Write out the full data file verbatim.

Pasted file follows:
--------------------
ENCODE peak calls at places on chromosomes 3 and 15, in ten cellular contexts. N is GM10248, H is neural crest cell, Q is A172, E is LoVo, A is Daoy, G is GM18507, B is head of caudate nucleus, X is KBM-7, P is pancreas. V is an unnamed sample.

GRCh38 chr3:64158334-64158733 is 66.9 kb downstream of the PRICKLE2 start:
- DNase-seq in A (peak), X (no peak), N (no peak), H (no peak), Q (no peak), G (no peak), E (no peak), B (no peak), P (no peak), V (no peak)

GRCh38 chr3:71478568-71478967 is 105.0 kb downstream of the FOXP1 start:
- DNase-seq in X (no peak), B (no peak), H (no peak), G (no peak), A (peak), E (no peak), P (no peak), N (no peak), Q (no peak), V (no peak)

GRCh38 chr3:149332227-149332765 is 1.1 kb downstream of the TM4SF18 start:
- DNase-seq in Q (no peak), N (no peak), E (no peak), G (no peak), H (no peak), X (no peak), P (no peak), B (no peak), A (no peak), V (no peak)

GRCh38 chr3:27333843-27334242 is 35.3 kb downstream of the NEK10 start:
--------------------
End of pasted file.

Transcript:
ENCODE peak calls at places on chromosomes 3 and 15, in ten cellular contexts. N is GM10248, H is neural crest cell, Q is A172, E is LoVo, A is Daoy, G is GM18507, B is head of caudate nucleus, X is KBM-7, P is pancreas. V is an unnamed sample.

GRCh38 chr3:64158334-64158733 is 66.9 kb downstream of the PRICKLE2 start:
- DNase-seq in A (peak), X (no peak), N (no peak), H (no peak), Q (no peak), G (no peak), E (no peak), B (no peak), P (no peak), V (no peak)

GRCh38 chr3:71478568-71478967 is 105.0 kb downstream of the FOXP1 start:
- DNase-seq in X (no peak), B (no peak), H (no peak), G (no peak), A (peak), E (no peak), P (no peak), N (no peak), Q (no peak), V (no peak)

GRCh38 chr3:149332227-149332765 is 1.1 kb downstream of the TM4SF18 start:
- DNase-seq in Q (no peak), N (no peak), E (no peak), G (no peak), H (no peak), X (no peak), P (no peak), B (no peak), A (no peak), V (no peak)

GRCh38 chr3:27333843-27334242 is 35.3 kb downstream of the NEK10 start: